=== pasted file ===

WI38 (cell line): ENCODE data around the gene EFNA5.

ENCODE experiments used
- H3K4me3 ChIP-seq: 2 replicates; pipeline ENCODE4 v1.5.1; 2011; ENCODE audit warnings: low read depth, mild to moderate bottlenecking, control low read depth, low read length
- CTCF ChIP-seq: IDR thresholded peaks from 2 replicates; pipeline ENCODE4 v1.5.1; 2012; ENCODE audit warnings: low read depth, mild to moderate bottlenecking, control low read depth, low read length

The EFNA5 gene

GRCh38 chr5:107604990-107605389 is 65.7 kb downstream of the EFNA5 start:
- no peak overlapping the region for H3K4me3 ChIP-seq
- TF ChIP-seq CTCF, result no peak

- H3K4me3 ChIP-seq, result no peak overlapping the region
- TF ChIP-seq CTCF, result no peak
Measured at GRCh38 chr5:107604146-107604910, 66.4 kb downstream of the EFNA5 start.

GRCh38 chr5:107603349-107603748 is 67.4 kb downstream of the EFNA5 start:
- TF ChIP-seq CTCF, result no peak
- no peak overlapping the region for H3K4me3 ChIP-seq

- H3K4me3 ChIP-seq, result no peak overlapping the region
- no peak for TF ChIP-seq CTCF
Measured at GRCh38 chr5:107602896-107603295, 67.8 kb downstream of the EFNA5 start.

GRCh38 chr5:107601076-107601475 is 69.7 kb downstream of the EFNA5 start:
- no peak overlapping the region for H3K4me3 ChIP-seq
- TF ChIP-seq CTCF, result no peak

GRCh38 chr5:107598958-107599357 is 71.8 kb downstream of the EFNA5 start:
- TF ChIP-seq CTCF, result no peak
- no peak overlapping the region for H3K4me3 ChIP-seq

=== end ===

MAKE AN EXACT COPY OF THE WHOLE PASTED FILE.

WI38 (cell line): ENCODE data around the gene EFNA5.

ENCODE experiments used
- H3K4me3 ChIP-seq: 2 replicates; pipeline ENCODE4 v1.5.1; 2011; ENCODE audit warnings: low read depth, mild to moderate bottlenecking, control low read depth, low read length
- CTCF ChIP-seq: IDR thresholded peaks from 2 replicates; pipeline ENCODE4 v1.5.1; 2012; ENCODE audit warnings: low read depth, mild to moderate bottlenecking, control low read depth, low read length

The EFNA5 gene

GRCh38 chr5:107604990-107605389 is 65.7 kb downstream of the EFNA5 start:
- no peak overlapping the region for H3K4me3 ChIP-seq
- TF ChIP-seq CTCF, result no peak

- H3K4me3 ChIP-seq, result no peak overlapping the region
- TF ChIP-seq CTCF, result no peak
Measured at GRCh38 chr5:107604146-107604910, 66.4 kb downstream of the EFNA5 start.

GRCh38 chr5:107603349-107603748 is 67.4 kb downstream of the EFNA5 start:
- TF ChIP-seq CTCF, result no peak
- no peak overlapping the region for H3K4me3 ChIP-seq

- H3K4me3 ChIP-seq, result no peak overlapping the region
- no peak for TF ChIP-seq CTCF
Measured at GRCh38 chr5:107602896-107603295, 67.8 kb downstream of the EFNA5 start.

GRCh38 chr5:107601076-107601475 is 69.7 kb downstream of the EFNA5 start:
- no peak overlapping the region for H3K4me3 ChIP-seq
- TF ChIP-seq CTCF, result no peak

GRCh38 chr5:107598958-107599357 is 71.8 kb downstream of the EFNA5 start:
- TF ChIP-seq CTCF, result no peak
- no peak overlapping the region for H3K4me3 ChIP-seq